I’m going to be honest and say that when she first asked me to snuggle her I had such a mental to-do list in my head. I knew I needed to finish writing a blog and work on a growing list of content and summaries from some of my sessions. I also had to return so many more emails and the list just went on and on. Once I was able to push all these thoughts away, I focused on using all my senses to truly be present with my daughter. I looked at my daughter and her beautiful eyes and was able to feel that moment with the entirety of my mind and body.
What is on your bucket list?
How many times do you find yourself wishing you could achieve certain goals but you never actually get around to achieving them? I would like you to really get into it and imagine how you would feel if you actually achieved these life goals? Do you feel a little excited?
I created a bucket list a few years ago after watching a very inspiring TED talk called “Is Your Stuff Stopping You?” What stood out to me the most was the fact that this woman had always wanted to live abroad, but she never actually did because of all the “stuff” that she had been busy accumulating over the years. The “stuff” wasn’t on her bucket list and yet she was missing out on the experiences that were. When she finally did decide to leave and teach in Europe, she ended up having a health scare that delayed it again. In the end, she ended up selling her house and donating most of her belonging and moved to Europe with her husband to teach at the university she was dreaming about.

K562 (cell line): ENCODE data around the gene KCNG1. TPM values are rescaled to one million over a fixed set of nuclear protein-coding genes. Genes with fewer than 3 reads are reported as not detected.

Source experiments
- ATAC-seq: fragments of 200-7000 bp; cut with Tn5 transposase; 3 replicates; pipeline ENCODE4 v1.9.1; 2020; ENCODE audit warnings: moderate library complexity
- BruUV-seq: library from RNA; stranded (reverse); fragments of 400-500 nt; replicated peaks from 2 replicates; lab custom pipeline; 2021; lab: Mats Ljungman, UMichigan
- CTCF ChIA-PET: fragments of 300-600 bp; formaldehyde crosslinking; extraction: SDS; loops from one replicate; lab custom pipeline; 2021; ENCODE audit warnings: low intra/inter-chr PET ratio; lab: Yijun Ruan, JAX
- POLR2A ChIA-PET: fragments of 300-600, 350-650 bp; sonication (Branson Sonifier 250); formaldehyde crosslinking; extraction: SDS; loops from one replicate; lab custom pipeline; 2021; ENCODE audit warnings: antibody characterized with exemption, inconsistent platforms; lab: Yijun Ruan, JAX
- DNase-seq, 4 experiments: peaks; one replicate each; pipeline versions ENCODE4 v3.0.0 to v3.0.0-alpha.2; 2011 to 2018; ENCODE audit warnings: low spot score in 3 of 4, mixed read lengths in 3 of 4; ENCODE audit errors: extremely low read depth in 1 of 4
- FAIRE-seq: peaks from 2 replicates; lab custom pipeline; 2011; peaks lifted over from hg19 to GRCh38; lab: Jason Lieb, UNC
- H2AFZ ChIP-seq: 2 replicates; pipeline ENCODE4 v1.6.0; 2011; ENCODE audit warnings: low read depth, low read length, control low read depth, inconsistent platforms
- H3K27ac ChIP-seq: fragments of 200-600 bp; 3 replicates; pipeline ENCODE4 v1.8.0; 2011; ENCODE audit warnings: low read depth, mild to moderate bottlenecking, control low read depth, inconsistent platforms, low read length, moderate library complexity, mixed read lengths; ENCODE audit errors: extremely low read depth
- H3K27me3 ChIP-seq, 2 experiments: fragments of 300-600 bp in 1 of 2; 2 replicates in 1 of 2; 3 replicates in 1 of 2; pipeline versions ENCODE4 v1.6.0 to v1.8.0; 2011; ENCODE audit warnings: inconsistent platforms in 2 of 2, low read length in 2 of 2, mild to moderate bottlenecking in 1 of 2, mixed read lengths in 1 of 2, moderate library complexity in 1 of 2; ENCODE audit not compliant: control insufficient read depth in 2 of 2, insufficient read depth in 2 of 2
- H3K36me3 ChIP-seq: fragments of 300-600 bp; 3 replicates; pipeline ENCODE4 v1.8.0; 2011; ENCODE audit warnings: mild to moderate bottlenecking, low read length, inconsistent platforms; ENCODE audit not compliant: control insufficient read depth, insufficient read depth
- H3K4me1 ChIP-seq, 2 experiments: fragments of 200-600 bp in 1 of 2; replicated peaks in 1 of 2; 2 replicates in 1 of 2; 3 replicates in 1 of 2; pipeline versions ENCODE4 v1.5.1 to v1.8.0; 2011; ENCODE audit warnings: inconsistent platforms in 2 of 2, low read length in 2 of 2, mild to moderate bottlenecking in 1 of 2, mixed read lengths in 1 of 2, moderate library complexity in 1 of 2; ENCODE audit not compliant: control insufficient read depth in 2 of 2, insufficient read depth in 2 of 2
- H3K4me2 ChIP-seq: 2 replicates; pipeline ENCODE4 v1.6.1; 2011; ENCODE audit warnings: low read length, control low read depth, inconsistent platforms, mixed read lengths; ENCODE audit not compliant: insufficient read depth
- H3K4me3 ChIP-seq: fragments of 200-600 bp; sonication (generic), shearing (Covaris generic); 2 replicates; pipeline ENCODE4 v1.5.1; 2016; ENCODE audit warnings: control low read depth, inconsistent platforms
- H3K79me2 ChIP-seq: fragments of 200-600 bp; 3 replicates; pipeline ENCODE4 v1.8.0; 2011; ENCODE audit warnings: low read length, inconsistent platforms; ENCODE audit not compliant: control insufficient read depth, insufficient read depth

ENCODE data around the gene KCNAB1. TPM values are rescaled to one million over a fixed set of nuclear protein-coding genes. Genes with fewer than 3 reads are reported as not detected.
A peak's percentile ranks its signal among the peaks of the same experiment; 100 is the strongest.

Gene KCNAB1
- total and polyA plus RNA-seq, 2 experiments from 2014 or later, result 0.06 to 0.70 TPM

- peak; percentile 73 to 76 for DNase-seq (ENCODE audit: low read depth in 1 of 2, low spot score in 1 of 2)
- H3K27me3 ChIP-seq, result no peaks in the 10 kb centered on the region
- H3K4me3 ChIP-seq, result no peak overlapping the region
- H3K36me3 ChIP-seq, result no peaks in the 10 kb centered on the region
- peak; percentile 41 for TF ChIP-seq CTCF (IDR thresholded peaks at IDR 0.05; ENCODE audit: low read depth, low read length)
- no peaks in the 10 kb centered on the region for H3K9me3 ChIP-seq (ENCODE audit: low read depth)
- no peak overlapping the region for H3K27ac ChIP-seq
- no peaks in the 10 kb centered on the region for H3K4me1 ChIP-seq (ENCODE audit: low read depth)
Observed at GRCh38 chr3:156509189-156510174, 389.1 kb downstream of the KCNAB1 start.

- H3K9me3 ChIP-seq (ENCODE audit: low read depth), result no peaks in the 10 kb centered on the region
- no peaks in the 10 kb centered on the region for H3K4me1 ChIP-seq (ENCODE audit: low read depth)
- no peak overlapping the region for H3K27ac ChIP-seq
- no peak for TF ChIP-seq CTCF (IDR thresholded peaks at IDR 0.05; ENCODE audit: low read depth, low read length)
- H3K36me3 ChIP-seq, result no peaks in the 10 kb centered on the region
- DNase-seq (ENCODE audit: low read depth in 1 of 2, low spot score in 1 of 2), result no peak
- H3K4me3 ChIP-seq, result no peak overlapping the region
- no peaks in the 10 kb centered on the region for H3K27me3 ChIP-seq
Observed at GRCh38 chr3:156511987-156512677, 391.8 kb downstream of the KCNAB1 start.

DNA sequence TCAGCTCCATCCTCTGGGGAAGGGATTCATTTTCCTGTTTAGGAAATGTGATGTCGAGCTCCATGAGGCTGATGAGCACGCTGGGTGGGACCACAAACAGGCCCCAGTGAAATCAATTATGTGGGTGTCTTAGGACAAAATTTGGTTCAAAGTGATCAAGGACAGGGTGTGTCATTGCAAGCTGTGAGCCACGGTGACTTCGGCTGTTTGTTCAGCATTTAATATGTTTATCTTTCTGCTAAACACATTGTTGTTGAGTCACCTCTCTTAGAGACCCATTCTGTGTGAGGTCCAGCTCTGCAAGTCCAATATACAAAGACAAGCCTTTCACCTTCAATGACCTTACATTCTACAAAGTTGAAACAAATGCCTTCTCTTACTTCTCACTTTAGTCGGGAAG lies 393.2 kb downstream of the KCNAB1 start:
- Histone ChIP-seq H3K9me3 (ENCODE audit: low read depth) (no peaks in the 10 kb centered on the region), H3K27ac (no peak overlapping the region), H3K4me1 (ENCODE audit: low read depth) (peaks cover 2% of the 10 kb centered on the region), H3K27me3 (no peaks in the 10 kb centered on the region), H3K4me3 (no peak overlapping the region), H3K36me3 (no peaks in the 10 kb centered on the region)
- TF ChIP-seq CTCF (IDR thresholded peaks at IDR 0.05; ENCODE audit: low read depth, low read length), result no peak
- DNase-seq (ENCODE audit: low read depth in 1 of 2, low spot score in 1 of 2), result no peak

What is on your bucket list then? Why is it that we need an extreme event—like the pandemic we are experiencing—or the death of a loved one to shake us and force us to think about what we really want?
Now, I am going to ask that you stop reading and take a few minutes to write down your bucket list. If you are not sure what to write don’t stop writing, just brainstorm with yourself.
I’ll share some of my bucket list here...
Execute my KARMA coaching training and empower as many people as possible with the right tools and skills to help them feel more empowered and in control and happier. Use my coaching program as a preventative program in schools grades 5-12.
Do a TEDtalk about KARMA and my Happiness Project.
Open 50 branches of teen wellness practices that are holistic and collaborative in as many countries as possible.
Get an apartment in Israel near my family.
Create a mentoring program where teens mentor younger teens after learning the KARMA coaching method.
Develop an awareness of what is it that is blocking you from achieving your goals.
Is it your fears? Insecurities? Money? Time? Once again, I’m going to ask that you write down at least three things that you think and feel are preventing you from achieving your goals.